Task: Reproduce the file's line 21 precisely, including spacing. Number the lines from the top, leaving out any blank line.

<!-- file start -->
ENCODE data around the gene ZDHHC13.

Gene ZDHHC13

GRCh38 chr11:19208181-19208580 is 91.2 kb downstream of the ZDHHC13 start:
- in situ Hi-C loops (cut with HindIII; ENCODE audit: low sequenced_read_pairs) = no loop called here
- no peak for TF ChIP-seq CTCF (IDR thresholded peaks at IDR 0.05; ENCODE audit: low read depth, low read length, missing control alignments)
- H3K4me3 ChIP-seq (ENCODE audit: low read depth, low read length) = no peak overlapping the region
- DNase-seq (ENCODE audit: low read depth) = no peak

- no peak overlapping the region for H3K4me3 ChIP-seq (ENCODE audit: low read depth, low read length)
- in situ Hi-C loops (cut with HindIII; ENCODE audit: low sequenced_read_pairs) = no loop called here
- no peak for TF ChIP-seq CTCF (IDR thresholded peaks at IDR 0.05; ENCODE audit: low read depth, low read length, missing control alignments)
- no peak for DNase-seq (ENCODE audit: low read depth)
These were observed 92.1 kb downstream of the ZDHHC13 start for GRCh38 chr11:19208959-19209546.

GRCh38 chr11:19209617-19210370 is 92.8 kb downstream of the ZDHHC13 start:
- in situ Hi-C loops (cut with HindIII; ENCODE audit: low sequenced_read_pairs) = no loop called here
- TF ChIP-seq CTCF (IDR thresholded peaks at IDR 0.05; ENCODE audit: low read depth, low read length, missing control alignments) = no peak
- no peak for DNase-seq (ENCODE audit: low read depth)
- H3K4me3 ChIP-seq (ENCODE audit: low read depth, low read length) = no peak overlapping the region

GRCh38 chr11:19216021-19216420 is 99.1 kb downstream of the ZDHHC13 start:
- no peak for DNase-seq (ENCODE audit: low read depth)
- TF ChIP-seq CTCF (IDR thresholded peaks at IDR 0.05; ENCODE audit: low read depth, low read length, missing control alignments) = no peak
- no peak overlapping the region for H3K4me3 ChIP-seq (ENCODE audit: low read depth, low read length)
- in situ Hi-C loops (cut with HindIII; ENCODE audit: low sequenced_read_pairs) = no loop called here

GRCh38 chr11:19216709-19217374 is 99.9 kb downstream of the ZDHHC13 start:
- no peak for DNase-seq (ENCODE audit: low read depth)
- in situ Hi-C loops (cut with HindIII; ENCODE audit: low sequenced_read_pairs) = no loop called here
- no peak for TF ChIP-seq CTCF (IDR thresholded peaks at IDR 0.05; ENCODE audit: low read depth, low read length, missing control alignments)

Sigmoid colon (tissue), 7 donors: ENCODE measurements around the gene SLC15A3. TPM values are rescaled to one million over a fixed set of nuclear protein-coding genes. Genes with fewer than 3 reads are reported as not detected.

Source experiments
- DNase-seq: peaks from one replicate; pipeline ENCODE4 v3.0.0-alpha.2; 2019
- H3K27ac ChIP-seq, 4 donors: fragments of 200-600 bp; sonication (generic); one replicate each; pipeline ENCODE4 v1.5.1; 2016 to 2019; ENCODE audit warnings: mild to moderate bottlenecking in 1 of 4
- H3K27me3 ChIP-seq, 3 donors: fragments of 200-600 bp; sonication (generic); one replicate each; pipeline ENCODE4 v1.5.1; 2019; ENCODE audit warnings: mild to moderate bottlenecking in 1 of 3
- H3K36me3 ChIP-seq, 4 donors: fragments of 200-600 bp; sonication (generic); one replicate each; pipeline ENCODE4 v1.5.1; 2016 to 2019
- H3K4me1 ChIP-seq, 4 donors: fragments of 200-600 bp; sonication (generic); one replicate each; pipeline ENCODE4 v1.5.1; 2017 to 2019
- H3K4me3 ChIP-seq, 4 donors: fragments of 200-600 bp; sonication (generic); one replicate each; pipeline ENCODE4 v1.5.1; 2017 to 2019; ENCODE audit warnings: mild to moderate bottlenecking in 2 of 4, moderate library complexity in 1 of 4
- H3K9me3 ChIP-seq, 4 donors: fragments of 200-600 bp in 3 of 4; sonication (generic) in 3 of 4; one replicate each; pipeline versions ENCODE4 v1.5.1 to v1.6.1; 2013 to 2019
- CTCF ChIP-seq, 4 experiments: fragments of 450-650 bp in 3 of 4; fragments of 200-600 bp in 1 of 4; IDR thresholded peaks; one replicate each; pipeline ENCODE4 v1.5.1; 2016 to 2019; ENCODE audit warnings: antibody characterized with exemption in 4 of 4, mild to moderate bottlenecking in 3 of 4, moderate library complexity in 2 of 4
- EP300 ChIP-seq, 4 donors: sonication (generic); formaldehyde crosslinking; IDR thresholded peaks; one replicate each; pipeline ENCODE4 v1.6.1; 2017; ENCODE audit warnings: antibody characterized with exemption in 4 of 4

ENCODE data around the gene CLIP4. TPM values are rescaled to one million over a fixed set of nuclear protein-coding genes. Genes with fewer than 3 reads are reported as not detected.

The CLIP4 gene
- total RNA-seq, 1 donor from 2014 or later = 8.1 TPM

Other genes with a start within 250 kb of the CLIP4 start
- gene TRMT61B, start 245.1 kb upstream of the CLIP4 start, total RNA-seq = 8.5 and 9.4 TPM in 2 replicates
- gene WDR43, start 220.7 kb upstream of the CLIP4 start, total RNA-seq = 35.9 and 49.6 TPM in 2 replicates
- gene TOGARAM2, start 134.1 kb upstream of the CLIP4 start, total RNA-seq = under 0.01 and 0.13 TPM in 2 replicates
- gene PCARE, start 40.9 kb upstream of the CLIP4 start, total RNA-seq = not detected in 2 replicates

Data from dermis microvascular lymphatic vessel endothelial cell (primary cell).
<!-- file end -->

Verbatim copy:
- no peak overlapping the region for H3K4me3 ChIP-seq (ENCODE audit: low read depth, low read length)